I understand how buybacks work. I didn’t say they decrease share value. I am saying valuations matter and if a company has nothing better to invest in and will return that cash to shareholders, I’d prefer to get it in cash (rather than buybacks) to diversify across the broad market.
Wait, aren’t buy backs purchased through cash?
Yes. However, the company is deciding that cash is to be reinvested 100% in the same company (and not through capital improvements). I would prefer not to do invest excess cash into a single company (or have the choice on whether or not to do so).

If somebody comes around and says "Just sell stock equal to the amount of the buyback" - how would I do that with an index fund exactly?
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patrick013
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Re: Why do dividends still exist?

Post by patrick013 »

alex_686 wrote: Fri Aug 09, 2019 6:55 pm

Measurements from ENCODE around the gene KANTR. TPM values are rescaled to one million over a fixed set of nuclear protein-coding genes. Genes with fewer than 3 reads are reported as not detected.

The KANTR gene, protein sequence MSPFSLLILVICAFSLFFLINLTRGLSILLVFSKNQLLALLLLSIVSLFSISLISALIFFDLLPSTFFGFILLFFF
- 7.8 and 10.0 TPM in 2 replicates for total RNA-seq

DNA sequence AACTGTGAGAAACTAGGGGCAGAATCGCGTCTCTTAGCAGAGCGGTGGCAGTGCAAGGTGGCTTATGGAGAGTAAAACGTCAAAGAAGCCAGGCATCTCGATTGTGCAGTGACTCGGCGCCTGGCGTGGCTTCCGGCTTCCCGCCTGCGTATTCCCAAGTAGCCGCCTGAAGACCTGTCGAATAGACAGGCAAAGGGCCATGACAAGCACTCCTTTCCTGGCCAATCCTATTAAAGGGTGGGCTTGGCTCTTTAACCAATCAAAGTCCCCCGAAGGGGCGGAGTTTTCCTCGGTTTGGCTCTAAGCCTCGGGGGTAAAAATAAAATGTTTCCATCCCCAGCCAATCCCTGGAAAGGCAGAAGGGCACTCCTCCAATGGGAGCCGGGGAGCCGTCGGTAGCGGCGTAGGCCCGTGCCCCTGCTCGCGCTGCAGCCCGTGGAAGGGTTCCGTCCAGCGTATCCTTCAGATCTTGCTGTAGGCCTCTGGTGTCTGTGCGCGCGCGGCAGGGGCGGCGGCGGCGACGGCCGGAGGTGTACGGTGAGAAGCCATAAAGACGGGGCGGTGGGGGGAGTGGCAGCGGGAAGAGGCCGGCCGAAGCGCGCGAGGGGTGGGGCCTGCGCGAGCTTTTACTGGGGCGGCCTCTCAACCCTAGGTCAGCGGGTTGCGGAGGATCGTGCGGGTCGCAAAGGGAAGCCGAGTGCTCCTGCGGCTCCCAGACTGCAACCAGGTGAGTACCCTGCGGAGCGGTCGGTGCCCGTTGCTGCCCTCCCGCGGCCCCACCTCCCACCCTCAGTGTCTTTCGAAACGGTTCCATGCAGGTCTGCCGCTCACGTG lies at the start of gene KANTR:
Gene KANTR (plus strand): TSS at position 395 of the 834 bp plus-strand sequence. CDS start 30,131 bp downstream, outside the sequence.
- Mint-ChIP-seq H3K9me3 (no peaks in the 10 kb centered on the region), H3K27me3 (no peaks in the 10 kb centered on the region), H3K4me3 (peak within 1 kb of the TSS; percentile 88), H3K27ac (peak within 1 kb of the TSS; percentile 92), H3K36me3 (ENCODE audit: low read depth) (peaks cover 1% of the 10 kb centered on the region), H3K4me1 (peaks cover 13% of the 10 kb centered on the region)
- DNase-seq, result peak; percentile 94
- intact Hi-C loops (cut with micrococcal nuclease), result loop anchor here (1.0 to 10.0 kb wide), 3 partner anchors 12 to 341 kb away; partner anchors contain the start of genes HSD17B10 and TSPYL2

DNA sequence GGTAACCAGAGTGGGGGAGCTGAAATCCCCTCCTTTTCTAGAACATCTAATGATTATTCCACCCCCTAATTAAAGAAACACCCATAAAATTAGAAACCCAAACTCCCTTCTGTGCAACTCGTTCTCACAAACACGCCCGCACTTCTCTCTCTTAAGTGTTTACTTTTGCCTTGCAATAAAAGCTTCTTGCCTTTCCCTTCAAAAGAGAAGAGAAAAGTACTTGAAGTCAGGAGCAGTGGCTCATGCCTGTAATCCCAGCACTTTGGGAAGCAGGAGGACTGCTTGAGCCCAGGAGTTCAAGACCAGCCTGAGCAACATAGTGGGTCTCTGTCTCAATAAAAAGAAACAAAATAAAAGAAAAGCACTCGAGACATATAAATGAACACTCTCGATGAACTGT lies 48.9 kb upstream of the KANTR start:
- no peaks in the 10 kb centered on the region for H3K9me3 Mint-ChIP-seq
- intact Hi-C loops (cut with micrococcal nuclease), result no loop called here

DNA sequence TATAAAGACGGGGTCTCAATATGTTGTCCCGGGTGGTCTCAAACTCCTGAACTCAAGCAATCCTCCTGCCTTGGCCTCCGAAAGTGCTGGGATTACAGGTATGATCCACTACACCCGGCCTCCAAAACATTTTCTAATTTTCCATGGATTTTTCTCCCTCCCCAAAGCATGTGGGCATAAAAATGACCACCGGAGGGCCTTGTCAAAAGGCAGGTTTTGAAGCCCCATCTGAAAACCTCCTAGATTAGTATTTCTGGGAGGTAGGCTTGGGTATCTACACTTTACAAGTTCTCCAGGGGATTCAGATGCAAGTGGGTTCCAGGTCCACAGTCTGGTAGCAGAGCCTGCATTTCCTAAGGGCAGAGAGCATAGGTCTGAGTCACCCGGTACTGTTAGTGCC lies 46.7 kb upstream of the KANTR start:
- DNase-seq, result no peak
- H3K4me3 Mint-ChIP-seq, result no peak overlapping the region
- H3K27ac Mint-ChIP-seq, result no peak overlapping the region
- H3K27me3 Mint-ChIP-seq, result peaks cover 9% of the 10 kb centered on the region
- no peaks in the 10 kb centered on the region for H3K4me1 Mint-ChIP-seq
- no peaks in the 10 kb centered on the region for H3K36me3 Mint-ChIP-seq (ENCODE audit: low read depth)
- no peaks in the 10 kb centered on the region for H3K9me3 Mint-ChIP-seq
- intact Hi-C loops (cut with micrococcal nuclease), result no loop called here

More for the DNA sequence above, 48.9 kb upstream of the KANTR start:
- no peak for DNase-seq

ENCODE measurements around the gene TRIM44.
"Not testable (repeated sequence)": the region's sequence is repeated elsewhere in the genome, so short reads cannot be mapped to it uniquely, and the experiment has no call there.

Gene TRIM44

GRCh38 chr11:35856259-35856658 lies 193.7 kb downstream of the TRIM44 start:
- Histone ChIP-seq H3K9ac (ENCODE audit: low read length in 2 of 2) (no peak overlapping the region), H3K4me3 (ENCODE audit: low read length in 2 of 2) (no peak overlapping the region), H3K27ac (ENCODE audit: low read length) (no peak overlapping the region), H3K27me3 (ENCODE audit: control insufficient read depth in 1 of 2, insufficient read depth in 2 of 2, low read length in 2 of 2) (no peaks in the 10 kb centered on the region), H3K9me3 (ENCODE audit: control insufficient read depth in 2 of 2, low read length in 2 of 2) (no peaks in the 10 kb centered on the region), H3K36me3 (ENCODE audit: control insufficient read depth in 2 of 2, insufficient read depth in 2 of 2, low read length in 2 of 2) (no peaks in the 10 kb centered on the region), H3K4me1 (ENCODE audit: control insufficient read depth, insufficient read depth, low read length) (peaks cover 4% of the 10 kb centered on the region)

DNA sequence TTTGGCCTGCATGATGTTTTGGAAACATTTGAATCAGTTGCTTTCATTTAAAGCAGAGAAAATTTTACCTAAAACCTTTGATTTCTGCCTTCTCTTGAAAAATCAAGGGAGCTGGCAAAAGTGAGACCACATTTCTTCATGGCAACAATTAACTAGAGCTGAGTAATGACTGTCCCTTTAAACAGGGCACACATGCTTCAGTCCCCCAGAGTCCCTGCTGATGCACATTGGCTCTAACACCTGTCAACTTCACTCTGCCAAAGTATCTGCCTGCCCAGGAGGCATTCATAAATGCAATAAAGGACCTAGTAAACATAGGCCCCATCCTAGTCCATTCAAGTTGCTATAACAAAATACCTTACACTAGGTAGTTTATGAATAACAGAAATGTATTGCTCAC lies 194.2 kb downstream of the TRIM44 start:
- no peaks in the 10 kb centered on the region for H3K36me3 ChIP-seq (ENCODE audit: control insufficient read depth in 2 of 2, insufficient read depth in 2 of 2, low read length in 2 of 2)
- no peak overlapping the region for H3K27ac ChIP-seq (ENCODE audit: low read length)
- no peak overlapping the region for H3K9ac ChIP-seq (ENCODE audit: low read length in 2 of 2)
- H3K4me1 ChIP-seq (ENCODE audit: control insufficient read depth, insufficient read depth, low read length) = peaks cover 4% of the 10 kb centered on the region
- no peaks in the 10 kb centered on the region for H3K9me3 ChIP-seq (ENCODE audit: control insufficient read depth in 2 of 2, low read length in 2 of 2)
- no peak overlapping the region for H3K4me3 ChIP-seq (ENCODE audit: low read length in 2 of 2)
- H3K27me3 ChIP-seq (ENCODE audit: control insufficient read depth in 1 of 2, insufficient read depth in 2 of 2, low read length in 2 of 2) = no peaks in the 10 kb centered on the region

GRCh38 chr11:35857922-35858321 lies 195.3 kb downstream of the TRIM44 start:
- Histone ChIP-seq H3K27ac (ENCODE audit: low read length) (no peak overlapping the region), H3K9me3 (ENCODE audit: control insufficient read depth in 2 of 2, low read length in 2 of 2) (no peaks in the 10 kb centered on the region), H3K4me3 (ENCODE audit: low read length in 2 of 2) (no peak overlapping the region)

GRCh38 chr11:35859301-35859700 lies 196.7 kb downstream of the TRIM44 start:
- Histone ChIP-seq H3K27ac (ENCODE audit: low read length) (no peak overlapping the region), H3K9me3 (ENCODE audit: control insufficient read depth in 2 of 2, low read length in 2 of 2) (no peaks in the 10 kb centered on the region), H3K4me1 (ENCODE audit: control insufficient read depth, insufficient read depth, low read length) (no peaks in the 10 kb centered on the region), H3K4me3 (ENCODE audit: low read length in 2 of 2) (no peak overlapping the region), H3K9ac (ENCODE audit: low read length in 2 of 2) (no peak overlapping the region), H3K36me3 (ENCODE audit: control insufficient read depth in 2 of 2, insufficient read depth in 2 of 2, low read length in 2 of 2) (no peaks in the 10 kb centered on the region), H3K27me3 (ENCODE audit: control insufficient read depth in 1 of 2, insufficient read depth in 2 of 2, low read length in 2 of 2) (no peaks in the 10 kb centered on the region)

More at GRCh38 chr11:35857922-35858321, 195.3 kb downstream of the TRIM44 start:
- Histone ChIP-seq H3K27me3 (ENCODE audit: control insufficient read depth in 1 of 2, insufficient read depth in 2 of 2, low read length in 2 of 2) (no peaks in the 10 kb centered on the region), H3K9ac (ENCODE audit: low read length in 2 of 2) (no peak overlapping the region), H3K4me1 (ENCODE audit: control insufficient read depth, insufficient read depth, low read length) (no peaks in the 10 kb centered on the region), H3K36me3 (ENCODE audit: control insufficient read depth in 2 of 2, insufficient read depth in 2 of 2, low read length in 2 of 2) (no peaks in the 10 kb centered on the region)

It is interesting to compare and contract how the average company's dividend is treated verse a REITs dividend - which is obviously much more erratic.

What happens to EPS ?

operating reserve
dividends
research and tech dvelopment
expansion of profit centers
repairs and replacement
debt service

If a company pays an above average dividend it apparently has more money for that
and needs less for other categories. Perhaps even some buybacks.
age in bonds, buy-and-hold, 10 year business cycle
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Re: Why do dividends still exist?

Post by wootwoot »

hungrywave wrote: Fri Aug 09, 2019 5:32 pm Capital gains are more tax efficient than dividends in the US. Presumably, that is why Berkshire Hathaway doesn’t generate dividends.

So, why do any US companies still provide shareholders with dividends? Is it some sort of tax-inefficient budgeting tool for investors?

EDIT: I guess my follow up question is: Wouldn’t a regular stock buyback be a more tax efficient version of a dividend? This gets around the problem of a company not having good investment opportunities for its cash. Why didn’t Apple Pay a dividend and instead did a buyback?
Tax efficiency doesn't matter when investing in a tax sheltered account.